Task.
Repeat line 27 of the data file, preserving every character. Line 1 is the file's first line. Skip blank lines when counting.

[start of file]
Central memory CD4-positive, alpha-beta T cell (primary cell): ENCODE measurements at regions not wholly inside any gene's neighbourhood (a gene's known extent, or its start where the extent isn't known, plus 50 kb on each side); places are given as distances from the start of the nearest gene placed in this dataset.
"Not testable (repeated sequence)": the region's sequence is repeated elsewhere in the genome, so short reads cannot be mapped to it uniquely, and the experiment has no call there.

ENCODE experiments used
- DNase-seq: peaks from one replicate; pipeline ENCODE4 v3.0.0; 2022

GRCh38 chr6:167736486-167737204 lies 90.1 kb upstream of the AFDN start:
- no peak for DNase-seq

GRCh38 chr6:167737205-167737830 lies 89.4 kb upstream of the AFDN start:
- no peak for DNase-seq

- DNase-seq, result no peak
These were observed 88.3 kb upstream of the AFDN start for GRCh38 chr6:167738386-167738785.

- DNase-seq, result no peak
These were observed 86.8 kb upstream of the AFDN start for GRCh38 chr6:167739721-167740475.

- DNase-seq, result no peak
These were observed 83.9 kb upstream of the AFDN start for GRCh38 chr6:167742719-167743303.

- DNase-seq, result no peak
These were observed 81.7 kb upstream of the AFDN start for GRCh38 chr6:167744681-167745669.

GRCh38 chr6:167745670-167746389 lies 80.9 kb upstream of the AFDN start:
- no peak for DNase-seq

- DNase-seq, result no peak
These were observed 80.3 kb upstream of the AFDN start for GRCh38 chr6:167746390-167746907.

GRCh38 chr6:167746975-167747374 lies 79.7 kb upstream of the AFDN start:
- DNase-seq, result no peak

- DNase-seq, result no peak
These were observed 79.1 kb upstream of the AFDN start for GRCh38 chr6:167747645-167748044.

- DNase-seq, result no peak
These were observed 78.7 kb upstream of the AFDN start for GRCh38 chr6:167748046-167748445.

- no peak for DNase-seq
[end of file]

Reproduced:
- no peak for DNase-seq